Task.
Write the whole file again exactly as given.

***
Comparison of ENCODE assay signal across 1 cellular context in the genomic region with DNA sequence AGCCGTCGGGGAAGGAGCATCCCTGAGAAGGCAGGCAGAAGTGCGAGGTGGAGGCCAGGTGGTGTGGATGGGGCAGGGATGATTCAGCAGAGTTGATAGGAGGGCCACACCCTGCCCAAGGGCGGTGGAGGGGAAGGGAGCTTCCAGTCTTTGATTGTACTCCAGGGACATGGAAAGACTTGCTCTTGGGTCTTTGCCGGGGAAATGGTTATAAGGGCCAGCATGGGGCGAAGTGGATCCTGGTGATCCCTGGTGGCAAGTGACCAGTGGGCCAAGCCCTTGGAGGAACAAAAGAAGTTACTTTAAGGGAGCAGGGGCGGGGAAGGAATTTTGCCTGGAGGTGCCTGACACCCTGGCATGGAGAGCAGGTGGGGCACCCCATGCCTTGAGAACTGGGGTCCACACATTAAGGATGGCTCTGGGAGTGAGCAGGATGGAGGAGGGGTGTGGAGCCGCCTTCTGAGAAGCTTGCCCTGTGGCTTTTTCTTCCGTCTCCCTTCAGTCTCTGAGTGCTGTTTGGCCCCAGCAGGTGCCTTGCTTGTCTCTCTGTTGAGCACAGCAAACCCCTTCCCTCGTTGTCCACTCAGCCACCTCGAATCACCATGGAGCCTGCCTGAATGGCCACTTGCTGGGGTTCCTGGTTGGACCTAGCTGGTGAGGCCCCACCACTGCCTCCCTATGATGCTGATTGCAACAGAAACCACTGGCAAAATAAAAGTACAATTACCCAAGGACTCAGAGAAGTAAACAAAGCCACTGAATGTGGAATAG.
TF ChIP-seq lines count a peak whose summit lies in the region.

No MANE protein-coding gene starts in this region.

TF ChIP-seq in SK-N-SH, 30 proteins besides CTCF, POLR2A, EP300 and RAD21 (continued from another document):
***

Comparison of ENCODE assay signal across 1 cellular context in the genomic region with DNA sequence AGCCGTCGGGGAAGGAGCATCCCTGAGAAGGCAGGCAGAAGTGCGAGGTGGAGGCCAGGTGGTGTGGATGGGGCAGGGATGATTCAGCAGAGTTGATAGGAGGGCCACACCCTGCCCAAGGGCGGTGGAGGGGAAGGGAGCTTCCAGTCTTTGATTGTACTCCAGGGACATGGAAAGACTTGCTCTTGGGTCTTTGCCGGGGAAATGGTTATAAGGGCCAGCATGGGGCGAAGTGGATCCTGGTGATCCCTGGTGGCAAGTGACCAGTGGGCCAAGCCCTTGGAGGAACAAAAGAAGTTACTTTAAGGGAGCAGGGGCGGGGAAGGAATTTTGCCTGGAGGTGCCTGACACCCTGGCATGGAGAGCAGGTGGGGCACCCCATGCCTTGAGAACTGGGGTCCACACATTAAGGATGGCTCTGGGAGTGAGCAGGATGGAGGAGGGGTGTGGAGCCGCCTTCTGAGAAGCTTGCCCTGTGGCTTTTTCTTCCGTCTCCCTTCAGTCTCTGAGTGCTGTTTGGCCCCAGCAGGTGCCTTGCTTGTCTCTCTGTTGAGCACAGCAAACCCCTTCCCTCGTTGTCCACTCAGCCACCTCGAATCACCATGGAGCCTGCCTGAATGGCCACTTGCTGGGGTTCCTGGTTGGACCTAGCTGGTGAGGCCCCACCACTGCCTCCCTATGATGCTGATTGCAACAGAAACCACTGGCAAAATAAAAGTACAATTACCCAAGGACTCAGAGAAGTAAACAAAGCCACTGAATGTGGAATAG.
TF ChIP-seq lines count a peak whose summit lies in the region.

No MANE protein-coding gene starts in this region.

TF ChIP-seq in SK-N-SH, 30 proteins besides CTCF, POLR2A, EP300 and RAD21 (continued from another document):